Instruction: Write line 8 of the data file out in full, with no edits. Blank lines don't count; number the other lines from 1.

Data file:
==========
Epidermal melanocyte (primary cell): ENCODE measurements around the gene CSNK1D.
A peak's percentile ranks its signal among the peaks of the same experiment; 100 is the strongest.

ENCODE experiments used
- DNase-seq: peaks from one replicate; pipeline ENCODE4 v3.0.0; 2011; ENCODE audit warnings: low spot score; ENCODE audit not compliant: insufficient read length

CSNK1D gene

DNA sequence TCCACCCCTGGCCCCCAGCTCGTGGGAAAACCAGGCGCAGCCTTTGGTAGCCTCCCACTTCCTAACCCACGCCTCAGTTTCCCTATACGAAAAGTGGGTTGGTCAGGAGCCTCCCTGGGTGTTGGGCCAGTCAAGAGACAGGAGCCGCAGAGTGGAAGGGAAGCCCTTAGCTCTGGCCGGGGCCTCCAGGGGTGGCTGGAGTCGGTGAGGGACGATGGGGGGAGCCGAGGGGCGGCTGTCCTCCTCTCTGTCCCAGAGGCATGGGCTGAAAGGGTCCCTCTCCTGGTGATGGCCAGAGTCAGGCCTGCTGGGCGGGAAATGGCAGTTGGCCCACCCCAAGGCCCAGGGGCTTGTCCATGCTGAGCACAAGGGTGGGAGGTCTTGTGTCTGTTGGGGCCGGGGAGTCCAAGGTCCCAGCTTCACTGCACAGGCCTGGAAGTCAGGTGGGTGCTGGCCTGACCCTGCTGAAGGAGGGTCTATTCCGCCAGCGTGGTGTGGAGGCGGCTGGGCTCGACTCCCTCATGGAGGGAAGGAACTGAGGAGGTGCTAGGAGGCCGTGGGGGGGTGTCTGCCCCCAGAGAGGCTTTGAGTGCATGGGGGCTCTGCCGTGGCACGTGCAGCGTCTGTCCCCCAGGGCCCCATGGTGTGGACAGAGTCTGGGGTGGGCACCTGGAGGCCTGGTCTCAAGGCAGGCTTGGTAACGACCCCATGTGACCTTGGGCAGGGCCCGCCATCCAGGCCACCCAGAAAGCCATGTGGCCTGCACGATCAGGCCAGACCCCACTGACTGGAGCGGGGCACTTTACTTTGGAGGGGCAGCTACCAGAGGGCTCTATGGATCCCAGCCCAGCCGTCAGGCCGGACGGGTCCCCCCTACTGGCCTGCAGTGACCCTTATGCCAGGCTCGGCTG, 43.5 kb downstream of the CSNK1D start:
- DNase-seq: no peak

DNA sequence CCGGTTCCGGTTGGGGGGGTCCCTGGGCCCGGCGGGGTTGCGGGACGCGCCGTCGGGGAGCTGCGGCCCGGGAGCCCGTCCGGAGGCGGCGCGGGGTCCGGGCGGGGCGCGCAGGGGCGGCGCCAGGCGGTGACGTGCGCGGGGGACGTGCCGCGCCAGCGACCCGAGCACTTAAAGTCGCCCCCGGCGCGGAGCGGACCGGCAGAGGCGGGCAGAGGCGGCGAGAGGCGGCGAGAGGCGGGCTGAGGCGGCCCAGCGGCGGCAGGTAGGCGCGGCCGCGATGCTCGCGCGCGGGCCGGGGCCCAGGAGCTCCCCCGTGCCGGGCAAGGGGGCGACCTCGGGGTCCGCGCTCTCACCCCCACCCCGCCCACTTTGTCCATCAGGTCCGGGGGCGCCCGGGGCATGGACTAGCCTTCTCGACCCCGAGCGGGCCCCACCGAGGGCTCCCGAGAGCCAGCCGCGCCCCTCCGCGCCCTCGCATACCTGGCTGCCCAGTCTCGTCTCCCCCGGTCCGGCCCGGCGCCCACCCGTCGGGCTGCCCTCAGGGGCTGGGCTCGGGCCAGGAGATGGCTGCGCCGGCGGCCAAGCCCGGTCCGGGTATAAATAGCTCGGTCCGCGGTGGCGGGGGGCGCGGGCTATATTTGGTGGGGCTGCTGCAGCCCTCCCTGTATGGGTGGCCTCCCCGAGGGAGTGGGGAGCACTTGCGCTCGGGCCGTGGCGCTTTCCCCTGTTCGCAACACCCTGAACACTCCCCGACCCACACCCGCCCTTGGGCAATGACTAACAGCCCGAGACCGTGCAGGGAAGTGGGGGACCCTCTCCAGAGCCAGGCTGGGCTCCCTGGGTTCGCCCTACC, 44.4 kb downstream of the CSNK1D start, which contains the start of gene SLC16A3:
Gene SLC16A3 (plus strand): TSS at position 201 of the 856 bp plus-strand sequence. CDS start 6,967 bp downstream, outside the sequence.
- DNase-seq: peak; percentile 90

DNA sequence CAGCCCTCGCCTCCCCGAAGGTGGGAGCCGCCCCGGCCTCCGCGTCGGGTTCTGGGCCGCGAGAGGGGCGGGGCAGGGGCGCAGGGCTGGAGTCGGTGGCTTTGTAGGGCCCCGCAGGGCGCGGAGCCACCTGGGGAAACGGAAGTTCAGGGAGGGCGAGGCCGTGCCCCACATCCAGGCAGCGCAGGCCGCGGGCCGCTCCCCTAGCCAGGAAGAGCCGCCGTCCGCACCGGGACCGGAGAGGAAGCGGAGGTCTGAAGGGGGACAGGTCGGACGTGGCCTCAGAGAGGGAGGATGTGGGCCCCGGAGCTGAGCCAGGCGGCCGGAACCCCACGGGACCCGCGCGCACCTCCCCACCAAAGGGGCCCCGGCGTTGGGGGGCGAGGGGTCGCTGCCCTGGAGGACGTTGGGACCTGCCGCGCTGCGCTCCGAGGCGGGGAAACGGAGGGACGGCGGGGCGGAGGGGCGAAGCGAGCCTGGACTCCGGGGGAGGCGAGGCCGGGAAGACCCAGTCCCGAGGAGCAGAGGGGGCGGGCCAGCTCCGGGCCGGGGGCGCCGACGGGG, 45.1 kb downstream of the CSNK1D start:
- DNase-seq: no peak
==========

DNA sequence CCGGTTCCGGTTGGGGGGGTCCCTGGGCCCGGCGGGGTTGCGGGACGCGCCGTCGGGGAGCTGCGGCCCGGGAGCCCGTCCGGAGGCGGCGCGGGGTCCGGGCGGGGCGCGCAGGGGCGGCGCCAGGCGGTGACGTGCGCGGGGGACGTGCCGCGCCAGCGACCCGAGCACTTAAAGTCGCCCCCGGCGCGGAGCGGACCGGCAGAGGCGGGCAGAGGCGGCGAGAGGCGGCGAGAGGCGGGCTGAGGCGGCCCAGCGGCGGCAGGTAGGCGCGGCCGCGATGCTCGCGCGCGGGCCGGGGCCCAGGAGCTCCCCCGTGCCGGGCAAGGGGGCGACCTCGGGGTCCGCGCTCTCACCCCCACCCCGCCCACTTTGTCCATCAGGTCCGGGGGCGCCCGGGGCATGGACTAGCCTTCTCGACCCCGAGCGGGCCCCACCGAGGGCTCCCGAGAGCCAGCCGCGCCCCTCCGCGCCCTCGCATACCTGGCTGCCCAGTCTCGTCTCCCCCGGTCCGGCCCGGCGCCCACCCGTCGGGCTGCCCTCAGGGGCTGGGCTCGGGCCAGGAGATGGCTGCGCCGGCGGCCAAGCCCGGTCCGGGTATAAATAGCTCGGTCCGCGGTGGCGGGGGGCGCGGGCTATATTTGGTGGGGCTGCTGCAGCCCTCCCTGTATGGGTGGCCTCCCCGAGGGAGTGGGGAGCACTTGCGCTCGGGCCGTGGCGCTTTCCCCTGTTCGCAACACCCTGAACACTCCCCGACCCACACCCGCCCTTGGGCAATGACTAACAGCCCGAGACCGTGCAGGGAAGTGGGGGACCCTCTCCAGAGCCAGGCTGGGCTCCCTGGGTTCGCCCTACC, 44.4 kb downstream of the CSNK1D start, which contains the start of gene SLC16A3: